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Laden’s death and the rise of the Arab Spring—what does it mean to be a martyr?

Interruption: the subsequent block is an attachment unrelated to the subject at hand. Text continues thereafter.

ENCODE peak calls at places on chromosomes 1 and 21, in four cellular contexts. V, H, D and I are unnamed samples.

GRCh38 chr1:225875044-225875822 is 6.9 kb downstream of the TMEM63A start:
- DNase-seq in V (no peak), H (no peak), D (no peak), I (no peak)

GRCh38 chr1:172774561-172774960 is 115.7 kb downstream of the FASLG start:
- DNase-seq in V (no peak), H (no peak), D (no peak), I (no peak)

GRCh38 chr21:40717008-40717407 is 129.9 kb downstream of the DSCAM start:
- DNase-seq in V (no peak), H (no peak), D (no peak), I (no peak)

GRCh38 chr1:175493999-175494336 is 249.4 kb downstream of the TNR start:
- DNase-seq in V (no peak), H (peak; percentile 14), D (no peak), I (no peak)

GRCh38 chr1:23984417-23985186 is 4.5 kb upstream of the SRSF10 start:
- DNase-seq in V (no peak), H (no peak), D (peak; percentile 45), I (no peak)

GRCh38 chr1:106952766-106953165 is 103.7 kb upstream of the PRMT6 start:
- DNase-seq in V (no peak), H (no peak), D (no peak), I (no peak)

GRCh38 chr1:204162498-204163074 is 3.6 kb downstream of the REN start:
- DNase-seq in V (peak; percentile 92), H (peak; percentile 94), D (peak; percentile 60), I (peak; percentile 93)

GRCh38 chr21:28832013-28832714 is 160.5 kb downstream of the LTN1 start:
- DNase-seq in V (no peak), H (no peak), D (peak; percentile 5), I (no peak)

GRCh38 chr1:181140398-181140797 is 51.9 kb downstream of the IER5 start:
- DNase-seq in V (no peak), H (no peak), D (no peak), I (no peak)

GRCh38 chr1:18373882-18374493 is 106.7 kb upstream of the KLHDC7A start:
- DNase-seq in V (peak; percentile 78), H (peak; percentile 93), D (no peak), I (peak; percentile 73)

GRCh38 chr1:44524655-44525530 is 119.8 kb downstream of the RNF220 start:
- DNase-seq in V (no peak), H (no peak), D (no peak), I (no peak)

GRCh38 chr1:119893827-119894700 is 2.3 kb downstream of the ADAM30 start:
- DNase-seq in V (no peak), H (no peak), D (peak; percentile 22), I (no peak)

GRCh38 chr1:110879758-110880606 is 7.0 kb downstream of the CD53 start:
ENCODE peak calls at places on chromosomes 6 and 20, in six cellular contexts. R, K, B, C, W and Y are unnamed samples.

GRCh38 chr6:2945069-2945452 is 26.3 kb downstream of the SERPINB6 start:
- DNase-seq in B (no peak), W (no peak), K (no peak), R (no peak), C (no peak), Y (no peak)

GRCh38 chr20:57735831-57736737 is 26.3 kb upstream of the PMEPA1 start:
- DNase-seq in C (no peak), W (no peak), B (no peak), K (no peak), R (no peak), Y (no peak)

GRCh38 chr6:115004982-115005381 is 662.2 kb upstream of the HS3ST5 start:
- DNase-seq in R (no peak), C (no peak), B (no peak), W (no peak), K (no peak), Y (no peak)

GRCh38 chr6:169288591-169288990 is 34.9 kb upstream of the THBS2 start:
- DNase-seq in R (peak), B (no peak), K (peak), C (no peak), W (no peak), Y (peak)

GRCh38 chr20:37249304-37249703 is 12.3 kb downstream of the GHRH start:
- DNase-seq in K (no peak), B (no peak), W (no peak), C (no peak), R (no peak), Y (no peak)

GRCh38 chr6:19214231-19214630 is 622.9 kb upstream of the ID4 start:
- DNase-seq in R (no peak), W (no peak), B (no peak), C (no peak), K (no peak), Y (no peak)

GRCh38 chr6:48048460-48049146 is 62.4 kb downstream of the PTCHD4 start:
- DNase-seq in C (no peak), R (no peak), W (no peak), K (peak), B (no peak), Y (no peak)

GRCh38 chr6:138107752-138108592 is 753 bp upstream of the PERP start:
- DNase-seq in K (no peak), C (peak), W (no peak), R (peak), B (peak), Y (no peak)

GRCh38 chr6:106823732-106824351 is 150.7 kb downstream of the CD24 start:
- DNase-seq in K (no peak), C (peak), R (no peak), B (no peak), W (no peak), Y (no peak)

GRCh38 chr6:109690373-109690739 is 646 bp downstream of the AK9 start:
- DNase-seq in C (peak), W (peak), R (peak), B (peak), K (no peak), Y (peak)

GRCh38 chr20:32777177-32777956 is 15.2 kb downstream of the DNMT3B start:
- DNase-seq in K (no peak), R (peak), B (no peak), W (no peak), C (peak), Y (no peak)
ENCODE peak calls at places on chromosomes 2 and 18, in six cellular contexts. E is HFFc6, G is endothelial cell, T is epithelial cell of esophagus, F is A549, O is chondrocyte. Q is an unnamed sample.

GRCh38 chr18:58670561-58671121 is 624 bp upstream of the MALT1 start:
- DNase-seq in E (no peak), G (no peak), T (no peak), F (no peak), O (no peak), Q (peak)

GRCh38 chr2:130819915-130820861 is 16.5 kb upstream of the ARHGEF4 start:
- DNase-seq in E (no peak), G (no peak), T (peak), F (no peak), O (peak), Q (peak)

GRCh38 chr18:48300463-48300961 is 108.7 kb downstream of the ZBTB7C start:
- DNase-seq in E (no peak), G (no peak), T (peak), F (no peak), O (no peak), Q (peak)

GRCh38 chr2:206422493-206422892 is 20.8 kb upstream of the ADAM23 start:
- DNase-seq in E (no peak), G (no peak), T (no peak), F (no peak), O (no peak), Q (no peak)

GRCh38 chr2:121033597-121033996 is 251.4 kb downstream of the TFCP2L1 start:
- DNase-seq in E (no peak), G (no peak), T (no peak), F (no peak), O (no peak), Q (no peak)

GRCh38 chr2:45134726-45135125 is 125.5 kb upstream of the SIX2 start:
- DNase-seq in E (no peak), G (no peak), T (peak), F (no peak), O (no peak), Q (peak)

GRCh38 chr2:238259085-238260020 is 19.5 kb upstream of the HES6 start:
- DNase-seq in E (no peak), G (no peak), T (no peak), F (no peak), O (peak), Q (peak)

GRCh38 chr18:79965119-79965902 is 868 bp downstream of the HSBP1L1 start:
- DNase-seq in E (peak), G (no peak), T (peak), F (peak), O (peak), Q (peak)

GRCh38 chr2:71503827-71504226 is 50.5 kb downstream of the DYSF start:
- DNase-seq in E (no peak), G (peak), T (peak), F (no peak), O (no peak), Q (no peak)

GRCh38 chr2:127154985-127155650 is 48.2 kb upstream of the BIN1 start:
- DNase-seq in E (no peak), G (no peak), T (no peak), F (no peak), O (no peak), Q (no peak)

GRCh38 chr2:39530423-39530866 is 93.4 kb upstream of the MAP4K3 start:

YOU WERE OSAMA BIN LADEN. Ten years ago, the boldest act of terrorism in the history of the world made your name. The poor and weak can visit war on the rich and strong, this act proved. The poor and weak can demolish the symbols of the rich and strong, ashes to ashes, dust to dust, and create new ones in their place, like symbols of absence. Incidentally, your adjuncts praised Allah in their final moments. Mohammad Atta, the lead hijacker, had a master’s degree from a German university. He wrote a dissertation about gentrification in Aleppo, Syria, where grids and towers had replaced the old warrens, overtaking the so-called traditional Islamic homes. It was already an age of superlatives, but those events were extremely loud and incredibly close, as one New York novelist would write: asymmetric warfare that looked like a movie, many said, at the low, low cost of something like $500,000. The hijackers defined a genre of violence, clarifying terrorism’s purpose: spectacle and the rationalization of civilian death to strike fear in an intended audience. You were Osama bin Laden, but were you a mere mortal or a messiah? The question becomes important when we consider the issue of istishhad, or martyrdom, and when we consider how you died. The Arabic word for “martyr,” shahid, is a loan-word from Greek, says Charles Häberl, a linguist at Rutgers University. In the Greek language, “martyr” means “witness.” In the Quran, martyrdom is a reward, but shahid means witness, too. “I believe that there is ample precedent for this; to be ‘martyred’ in Islam, one need not even die at the hand of another,” Häberl says. You can be martyred just standing there, witnessing something—or, perhaps, recording something with your cellphone and uploading it to YouTube. Never mind, if you were Osama bin Laden, that Muslims also died in lower Manhattan. Or that, in Iraq and Afghanistan during the next ten years, Muslims with car bombs and explosive vests and improvised devices consisting of cell phones and 155mm artillery shells generated many American martyrs, and other casualties, too: women and children in markets, on roads, Muslims by accident of geography and history but Muslims nonetheless. Many were as pious as you, but none rated even as collateral damage in your moral universe, for in suicide attacks the civilian dead are not martyrs but weapons—severed limbs and splattered viscera no different from the mass disordering of concrete and steel in lower Manhattan that September. If you were Osama bin Laden, therefore, the aughts were a pretty good decade. Alive, though stuck in your compound, you had several wives and loyal friends, dedicated to your cause and the preservation of your peculiar situation. Time, human events and rivals had certainly eroded your status. But you knew this, according to records gathered later on, and did that not prove the righteousness of your cause, human ego aside? If you were Osama bin Laden, for most of the past decade, the “far enemy”—America—was flailing away in the Muslim world, killing innocents but not you. As a young, international militant in Afghanistan, you had helped destroy the Soviet empire during the 1980s. Then you turned your sights on the American empire. You warned the Americans in the 1990s to leave your native Saudi Arabia, ease the suffering of the Palestinian people and lift UNsanctions in Iraq, or there would be something like hell to pay. September 11 goaded America into blowback just as you planned, inducing bankruptcy just as you predicted, and you achieved all this by sheer charisma alone. Were you more or less at peace? Barack Hussein Obama is the grandson of a Muslim. By the logic of bin Laden’s extremism, and the hysterical politics of the American far right, that makes Obama a Muslim too. That did not stop Obama from determining that bin Laden was living in the Langley, Virginia of Pakistan—within a mile or so of that nation’s flagship military academy—and then dispatching American soldiers with instructions to violate the sovereignty of bin Laden’s patron before landing two helicopters inside his compound. If you were Osama bin Laden, thinking about the achievement of September 11 during your decade of solitude, your real problem may have been that the Prophet Muhammad was also just a man. So what stops you from noting that,